Opinion: Chill out, America: An Ebola reality check

A Nigerian health official wears protective gear at the arrivals hall of Murtala Muhammed International Airport in Lagos.
(Sunday Alamba / Associated Press)
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In West Africa, uneasiness is in the air. The world’s worst Ebola outbreak, one that has killed more than 900 people in four countries, is slowly but surely taking its toll on the region. There is no cure for the disease.

It’s fair to say, then, that West Africa has a lot to be worried about. What is less clear, though, is why some American and British news outlets have resorted to scare tactics to relay the perceived threat to their nations. Over the last week, such publications as the New York Post, the New York Daily News and the Daily Mirror have waged their own campaigns of terror about the health disaster hitting home, in spite of the fact that the “victims” in question all tested negative for the disease. It’s no new phenomenon for tabloids to sensationalize an issue, but openly scaremongering about one that is killing hundreds just across an ocean? Surely we can afford sufferers more respect than that.

Though it is impossible to predict how the crisis might have been handled had it begun in the United States or in Britain, the lack of medical infrastructure in several of the affected countries and frayed relations between civilians and hospital authorities after decades of brutal civil wars heap further pressure onto the epidemic. In the U.S., it is fair to assume that visiting a hospital will bruise your purse-strings but save your life; in Sierra Leone, Liberia, Guinea and Nigeria, that assumption is not so easy to make.


When any international crisis hits home, a certain element of looking after one’s own kicks in. But realistically, the likelihood of an Ebola outbreak in America is infinitesimal. And not only is the threat level mercifully low, the expertise in the country is extremely high.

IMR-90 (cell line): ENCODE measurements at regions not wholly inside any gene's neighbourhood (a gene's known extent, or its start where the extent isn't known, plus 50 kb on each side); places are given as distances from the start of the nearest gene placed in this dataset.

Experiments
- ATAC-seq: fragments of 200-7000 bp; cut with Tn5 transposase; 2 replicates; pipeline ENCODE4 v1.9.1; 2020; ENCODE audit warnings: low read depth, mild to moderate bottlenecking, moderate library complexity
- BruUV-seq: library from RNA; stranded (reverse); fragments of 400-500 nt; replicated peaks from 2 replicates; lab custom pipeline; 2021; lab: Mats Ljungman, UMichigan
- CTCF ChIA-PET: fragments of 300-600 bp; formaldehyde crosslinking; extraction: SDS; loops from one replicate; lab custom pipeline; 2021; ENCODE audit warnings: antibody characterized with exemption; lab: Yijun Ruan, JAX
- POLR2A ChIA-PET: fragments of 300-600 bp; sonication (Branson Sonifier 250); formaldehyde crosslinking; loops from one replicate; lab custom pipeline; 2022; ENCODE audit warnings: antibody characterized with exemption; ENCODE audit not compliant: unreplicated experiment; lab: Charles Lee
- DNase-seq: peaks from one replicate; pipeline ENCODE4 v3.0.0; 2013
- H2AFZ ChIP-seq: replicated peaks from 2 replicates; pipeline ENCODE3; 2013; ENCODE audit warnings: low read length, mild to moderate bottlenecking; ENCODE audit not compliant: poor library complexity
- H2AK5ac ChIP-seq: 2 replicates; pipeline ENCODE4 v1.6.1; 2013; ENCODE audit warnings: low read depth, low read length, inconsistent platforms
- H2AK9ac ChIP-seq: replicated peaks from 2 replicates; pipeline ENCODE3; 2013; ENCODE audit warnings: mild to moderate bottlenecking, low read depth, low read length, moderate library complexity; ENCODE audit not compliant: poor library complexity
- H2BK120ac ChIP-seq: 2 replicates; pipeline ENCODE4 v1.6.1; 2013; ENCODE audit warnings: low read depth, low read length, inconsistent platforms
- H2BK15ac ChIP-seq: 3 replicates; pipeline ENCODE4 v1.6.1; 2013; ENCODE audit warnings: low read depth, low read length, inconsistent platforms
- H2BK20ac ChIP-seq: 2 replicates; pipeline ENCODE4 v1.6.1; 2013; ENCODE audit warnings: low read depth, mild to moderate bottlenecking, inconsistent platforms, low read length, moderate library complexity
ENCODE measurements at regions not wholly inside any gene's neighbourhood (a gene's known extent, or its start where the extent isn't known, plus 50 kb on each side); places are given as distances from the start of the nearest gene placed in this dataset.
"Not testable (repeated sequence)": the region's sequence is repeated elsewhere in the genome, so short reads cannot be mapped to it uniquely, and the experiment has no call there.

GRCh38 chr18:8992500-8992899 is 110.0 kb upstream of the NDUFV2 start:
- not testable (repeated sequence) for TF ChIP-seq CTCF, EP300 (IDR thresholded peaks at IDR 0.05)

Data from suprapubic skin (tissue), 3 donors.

Indeed, the care given to the two U.S. citizens who contracted the disease in Liberia and were flown to a hospital in Atlanta with a special isolation unit has attracted the ire of West Africa’s strained medical community, with many criticizing the resources being reserved solely for America’s sufferers. What has drawn particular attention is the dispensing of a highly experimental drug to the two Americans, which they got through the combined efforts of the Centers for Disease Control and Prevention, the National Institutes of Health and the Christian aid organization Samaritan’s Purse. If this country has access to a cure, or even the slightest way of making life for the disease’s victims more bearable, shouldn’t it be sharing the wealth?

It goes without saying that any and every possible treatment should be given to the U.S. victims, but this has engendered feelings of bitterness from African nationals concerned that America is keeping a cure all to itself. “This is something that has made our job most difficult,” Liberia’s assistant health minister, Dr. Tolbert Nyenswah, said Tuesday. “The population here is asking: ‘You said there was no cure for Ebola, but the Americans are curing it?’ ”

In truth, there is more we could — and really, should — be doing to assist in combating this deadly outbreak. Though the World Bank has pledged $200 million as an emergency fund to aid the three worst-affected countries, cases have now spread to Nigeria. Though that sum may sound impressive on paper, it won’t make a serious dent in either improving the healthcare facilities across the hardest-hit areas in West Africa or funding research into how to treat the outbreak.

Ultimately, the issue is one of global responsibility, and how we see fit to help those at risk. If America, Britain and Saudi Arabia (where a victim has been confirmed dead of Ebola) are truly worried about the threat posed to their people, surely they should be doing more. Fragile states will always be hit hardest by epidemics of this severity, but that doesn’t mean there should be no worldwide consensus to soften the blow.

One thing’s for sure: We should be grateful that the disease is highly unlikely to take hold in the U.S., and that even if it did, there would be enviable facilities with which to deal with it. Not every country is so lucky.


Charlotte Lytton is a London-based journalist and has previously written for CNN, the Daily Telegraph and the New York Observer. Follow her on Twitter @charlottelytton

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